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Discussion Starter · #1 ·
After checking out prices for new jeeps, I’ve decided to keep my TJ with 90k miles on it for another 10 or so more years. I spend a lot of time in the back country of Utah, so long-term reliability is critical. For my 90k service, I am not only changing the coolant but also the water pump, thermostat, hoses, etc. Normally I would change out plugs, spark-plug wires, distributor, pcv etc as well, but I have the ignition coil rail. I’m changing the plugs and wonder whether I should change the coil too. How prone to degradation and failure is the coil and is it likely to fail by 120k total miles? Opinions on whether I should replace it as part of a major overall renovation or let it go if and until it fails? Also, I am planning to use OEM MOPAR parts rather than other manufacturers. I know MOPAR costs a lot more, but I am betting that they are more reliable. Again, what advice do you have? Thanks in advance!
 

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For critical parts like that, I have learned to stick with Mopar. In 21 years of TJ ownership and over 50 years of car ownership, the only time I have had a failed coil was with an aftermarket ignition coil.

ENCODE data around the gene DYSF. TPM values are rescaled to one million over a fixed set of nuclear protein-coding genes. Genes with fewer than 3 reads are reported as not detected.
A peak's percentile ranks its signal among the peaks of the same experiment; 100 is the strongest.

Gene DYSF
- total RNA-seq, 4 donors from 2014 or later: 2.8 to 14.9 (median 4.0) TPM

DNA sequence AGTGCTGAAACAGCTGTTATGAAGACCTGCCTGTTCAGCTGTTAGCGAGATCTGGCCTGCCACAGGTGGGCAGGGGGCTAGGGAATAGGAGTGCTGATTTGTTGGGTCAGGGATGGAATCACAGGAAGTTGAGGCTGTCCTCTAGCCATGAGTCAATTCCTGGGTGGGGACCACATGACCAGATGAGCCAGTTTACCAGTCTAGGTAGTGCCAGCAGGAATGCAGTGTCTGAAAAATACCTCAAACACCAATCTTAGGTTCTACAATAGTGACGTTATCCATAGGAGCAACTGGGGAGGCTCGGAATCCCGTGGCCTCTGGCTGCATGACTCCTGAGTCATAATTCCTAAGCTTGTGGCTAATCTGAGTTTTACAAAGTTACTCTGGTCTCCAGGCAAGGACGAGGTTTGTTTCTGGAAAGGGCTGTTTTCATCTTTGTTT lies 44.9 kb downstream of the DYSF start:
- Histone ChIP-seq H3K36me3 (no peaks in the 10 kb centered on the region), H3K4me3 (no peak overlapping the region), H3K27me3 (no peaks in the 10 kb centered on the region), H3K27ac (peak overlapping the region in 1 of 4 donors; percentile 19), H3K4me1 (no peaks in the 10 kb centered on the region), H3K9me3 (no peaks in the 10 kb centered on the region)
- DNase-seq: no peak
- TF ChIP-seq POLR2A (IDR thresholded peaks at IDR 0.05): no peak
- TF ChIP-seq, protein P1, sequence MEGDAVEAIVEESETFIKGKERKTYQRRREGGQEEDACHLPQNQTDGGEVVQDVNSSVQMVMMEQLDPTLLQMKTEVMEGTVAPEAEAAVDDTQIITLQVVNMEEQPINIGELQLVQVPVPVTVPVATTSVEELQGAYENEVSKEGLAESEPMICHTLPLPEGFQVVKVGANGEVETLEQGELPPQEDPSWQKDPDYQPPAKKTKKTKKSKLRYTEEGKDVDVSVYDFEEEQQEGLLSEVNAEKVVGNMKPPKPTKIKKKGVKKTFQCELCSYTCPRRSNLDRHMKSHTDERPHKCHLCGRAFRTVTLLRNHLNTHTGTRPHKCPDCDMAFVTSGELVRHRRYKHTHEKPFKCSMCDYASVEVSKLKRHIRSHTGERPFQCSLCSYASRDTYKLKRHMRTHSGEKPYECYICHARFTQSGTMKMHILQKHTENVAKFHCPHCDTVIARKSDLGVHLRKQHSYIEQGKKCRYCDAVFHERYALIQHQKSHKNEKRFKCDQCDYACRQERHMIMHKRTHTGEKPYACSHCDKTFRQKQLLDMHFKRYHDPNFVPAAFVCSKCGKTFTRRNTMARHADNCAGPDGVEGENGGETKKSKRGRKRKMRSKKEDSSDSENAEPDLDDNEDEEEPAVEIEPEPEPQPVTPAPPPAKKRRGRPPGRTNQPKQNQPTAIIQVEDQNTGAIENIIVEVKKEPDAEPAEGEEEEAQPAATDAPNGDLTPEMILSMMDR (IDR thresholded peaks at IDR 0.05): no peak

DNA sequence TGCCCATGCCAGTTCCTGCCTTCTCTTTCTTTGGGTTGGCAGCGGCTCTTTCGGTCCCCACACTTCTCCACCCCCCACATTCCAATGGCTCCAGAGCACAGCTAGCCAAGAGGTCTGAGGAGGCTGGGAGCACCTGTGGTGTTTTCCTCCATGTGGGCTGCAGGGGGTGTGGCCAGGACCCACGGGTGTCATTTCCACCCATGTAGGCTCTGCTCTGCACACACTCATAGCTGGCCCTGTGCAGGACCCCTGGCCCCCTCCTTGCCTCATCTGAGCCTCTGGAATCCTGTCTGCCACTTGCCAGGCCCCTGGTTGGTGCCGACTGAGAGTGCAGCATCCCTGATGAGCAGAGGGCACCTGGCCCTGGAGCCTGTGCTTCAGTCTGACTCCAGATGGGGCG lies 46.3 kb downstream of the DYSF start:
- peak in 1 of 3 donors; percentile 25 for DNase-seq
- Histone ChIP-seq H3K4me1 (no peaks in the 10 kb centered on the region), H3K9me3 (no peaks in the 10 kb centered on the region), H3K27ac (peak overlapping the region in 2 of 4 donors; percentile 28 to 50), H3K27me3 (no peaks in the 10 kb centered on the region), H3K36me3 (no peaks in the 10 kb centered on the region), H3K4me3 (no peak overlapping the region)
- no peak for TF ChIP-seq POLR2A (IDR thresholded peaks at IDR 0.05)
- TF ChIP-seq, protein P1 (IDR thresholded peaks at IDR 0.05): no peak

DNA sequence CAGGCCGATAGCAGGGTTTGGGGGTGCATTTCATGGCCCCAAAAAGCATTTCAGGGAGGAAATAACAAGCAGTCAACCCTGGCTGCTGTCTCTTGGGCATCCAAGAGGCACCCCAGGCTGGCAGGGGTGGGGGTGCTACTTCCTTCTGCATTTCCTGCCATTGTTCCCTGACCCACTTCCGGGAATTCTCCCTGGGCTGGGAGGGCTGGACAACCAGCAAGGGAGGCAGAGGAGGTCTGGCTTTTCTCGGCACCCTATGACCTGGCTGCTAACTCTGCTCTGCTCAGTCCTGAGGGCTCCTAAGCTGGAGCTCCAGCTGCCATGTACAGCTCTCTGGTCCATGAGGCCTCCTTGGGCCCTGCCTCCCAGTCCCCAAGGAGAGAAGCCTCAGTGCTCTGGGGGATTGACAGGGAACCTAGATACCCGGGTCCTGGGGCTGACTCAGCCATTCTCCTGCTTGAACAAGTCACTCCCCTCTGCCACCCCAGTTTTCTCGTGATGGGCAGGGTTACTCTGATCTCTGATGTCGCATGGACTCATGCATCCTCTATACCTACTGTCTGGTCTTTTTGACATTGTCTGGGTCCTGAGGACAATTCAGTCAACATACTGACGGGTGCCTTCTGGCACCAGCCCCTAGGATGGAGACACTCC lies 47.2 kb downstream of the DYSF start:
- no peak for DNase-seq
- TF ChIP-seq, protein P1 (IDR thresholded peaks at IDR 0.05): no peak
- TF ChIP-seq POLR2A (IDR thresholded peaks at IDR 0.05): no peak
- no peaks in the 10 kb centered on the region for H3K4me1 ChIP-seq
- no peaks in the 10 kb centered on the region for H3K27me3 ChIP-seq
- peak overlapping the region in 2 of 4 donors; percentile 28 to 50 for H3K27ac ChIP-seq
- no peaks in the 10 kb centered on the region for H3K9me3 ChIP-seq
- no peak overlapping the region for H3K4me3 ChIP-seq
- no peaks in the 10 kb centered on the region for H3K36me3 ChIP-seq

The last time I had an ignition coil failure it was the aftermarket Screaming Demon ignition coil sold by Quadratec. It was no more than a year old too. That was offroad and 50 miles from nowhere. It was fortunate someone in my wheeling group had a spare OE Mopar ignition coil with them.
 

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Coil rails are pretty reliable but easy to pick up a spare at you pull it but beware the 1999 4.0 WJ connector is wired in a different order then all the rest

200-2001XJ and 2000-2006 TJ
And 2000-2004 WJ all interchange plug and play

It is also easy to swap to a V6 minivan coil plug and wires if you are so inclined

Even the viper V10 coil pack works as it has 2 coil packs one three pairs for six cylinders and one 2 pairs for the other 4 cylinders

If swapping to coil pack stick with Chrysler products as others can damage the coil drivers in the pcm by flowing too much current


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I'm at 165K on the original coil rail.

However, if you're going to the middle of nowhere, I'd carry a spare.
 

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Even if you don't need it, you may be the Shining Knight that has a spare for some one else.
 
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Discussion Starter · #6 ·
Thanks for the advice

Thanks for the advice! My take-aways are:
1) The original coil rail is very reliable and does not need regular replacement
2) Stay with MOPAR parts.

Rees
 
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